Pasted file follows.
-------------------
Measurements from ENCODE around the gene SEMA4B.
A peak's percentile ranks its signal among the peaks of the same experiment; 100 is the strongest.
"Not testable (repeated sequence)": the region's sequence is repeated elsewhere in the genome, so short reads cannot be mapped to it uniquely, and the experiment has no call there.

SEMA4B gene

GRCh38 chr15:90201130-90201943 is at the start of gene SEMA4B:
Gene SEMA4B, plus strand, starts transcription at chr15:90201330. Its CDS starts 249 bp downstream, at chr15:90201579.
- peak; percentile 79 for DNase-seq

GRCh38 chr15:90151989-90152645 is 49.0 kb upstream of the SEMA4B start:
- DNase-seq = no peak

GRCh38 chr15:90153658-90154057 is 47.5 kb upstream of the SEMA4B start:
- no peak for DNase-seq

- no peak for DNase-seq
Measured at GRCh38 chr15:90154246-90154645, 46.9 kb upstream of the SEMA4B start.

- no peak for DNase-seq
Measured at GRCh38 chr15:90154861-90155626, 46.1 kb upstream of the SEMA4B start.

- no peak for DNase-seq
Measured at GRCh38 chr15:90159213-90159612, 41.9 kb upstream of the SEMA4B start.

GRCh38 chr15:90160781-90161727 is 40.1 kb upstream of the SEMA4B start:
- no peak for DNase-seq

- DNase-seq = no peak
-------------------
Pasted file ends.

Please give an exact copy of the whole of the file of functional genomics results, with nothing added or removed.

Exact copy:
Measurements from ENCODE around the gene SEMA4B.
A peak's percentile ranks its signal among the peaks of the same experiment; 100 is the strongest.
"Not testable (repeated sequence)": the region's sequence is repeated elsewhere in the genome, so short reads cannot be mapped to it uniquely, and the experiment has no call there.

SEMA4B gene

GRCh38 chr15:90201130-90201943 is at the start of gene SEMA4B:
Gene SEMA4B, plus strand, starts transcription at chr15:90201330. Its CDS starts 249 bp downstream, at chr15:90201579.
- peak; percentile 79 for DNase-seq

GRCh38 chr15:90151989-90152645 is 49.0 kb upstream of the SEMA4B start:
- DNase-seq = no peak

GRCh38 chr15:90153658-90154057 is 47.5 kb upstream of the SEMA4B start:
- no peak for DNase-seq

- no peak for DNase-seq
Measured at GRCh38 chr15:90154246-90154645, 46.9 kb upstream of the SEMA4B start.

- no peak for DNase-seq
Measured at GRCh38 chr15:90154861-90155626, 46.1 kb upstream of the SEMA4B start.

- no peak for DNase-seq
Measured at GRCh38 chr15:90159213-90159612, 41.9 kb upstream of the SEMA4B start.

GRCh38 chr15:90160781-90161727 is 40.1 kb upstream of the SEMA4B start:
- no peak for DNase-seq

- DNase-seq = no peak